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State immigration board will hear complaint against city of Decatur in January

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State immigration board will hear complaint against city of Decatur in January

Immigration Enforcement Review Board members met in November to discuss the complaint against Decatur. Left to right: State assistant district attorney Jennifer Colangelo, Immigration Enforcement Review board member Phil Kent and board Chairman, Shawn Hanley. File photo by Mariann Martin

Left to right: State assistant district attorney Jennifer Colangelo, board member Phil Kent and Board Chairman, Shawn Hanley. Photo by Mariann Martin

This story has been updated. 

By Mariann Martin, contributor 

The state’s Immigration Enforcement Review Board has decided to move forward with a complaint filed by Lt. Gov. Casey Cagle against the city of Decatur.

Cagle filed the complaint on Nov. 6. Cagle has accused the city of Decatur of violating state law prohibiting “sanctuary cities” because of the city’s decision to put in writing a longstanding policy regarding cooperation with Immigration and Customs Enforcement. The city said it does not detain immigrants without a valid warrant from ICE and never has. Officers who violate the policy could face disciplinary action. The city says its policy is not in violation of state law.

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The city’s attorney, Bryan Downs, questioned the motives behind the complaint at the Immigration Enforcement Review Board’s Nov. 15 meeting.

Downs asked why Cagle filed an immigration complaint against Decatur when other communities in Atlanta have very similar policies, including the city of Atlanta.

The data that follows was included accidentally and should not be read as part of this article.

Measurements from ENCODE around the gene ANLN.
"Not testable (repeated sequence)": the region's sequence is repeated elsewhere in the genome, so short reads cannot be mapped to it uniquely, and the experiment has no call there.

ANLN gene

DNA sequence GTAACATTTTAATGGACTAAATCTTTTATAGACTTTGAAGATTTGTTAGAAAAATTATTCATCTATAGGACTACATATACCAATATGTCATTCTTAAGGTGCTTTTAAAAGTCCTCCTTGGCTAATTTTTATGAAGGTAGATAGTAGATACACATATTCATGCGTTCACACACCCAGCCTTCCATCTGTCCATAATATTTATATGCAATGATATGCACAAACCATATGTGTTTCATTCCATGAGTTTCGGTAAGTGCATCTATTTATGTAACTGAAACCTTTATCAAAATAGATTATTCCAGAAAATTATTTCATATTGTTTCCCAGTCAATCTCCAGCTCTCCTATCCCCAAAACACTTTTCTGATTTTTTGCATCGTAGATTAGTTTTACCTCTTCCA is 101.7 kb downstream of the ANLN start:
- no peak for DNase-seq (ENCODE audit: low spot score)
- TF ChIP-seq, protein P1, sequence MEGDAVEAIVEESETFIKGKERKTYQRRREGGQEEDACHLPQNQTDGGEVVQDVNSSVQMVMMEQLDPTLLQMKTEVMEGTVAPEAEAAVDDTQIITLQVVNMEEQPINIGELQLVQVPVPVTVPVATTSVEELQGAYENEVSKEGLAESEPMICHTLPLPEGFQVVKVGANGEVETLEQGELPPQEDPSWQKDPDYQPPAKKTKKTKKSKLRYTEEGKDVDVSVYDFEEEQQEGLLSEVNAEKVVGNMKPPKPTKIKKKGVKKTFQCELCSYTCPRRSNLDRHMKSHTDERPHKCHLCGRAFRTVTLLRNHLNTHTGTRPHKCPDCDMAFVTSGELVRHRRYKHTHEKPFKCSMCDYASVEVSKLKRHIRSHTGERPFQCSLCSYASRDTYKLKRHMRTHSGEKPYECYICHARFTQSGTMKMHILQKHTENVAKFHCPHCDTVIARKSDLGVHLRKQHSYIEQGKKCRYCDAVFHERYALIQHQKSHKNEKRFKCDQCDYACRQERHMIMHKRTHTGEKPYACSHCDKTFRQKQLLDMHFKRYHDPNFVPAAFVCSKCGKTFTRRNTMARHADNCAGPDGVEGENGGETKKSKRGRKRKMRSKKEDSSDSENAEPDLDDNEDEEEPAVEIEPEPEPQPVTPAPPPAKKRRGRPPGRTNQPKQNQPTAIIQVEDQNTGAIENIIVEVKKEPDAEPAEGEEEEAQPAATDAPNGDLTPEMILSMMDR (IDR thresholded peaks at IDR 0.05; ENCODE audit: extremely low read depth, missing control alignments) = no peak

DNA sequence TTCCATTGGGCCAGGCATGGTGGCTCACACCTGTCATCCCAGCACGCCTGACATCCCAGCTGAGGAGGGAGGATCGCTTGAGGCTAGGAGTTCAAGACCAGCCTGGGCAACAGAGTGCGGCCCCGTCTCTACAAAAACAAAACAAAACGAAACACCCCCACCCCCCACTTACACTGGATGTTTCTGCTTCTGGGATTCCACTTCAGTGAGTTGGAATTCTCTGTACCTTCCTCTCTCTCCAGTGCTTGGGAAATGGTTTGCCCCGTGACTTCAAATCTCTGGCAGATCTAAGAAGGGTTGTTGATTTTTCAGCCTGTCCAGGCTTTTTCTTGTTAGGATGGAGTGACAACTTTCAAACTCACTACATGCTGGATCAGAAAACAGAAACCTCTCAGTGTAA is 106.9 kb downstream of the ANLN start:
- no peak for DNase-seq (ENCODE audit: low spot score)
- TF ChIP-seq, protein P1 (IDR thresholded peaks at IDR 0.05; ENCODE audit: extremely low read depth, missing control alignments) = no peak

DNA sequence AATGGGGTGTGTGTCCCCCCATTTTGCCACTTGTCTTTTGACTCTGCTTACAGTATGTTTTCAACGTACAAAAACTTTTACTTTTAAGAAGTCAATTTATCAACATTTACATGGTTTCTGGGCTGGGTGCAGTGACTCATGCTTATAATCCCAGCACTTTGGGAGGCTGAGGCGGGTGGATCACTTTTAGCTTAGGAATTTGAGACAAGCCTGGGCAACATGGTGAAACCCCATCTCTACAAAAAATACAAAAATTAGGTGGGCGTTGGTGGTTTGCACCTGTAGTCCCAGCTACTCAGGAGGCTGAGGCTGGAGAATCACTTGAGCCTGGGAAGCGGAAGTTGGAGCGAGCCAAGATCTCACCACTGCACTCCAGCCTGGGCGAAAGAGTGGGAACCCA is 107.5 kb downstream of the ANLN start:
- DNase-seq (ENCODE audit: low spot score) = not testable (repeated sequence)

“And little city of Decatur, we kind of scratch our heads and are trying to figure that out. Is it just that he is picking on this small city and doesn’t want to go after a bigger city?” Downs said after Wednesday’s meeting.

Downs said he believes Cagle, the leading Republican candidate to replace Gov. Nathan Deal, is doing it for political reasons.

“He’s one minute filing the complaint, and the next minute posting this on his campaign website,” Downs said.

The board voted unanimously to begin the review process of the complaint. The complaint will be heard in January, Board Chairman Shawn Hanley said during the meeting, but he did not provide a specific date. Five members of the 7-member board voted on the motion. Hanley and Phil Kent were present at the meeting and James Balli, Terry Clark and Amor Kok called in. Boyd Austin and Mike Yeager were absent. Austin and Yeager were appointed to the Immigration Enforcement Review Board by Cagle.

Cagle did not attend the meeting held at the state capitol. The lieutenant governor is threatening to withhold state and federal money from the city over the policy.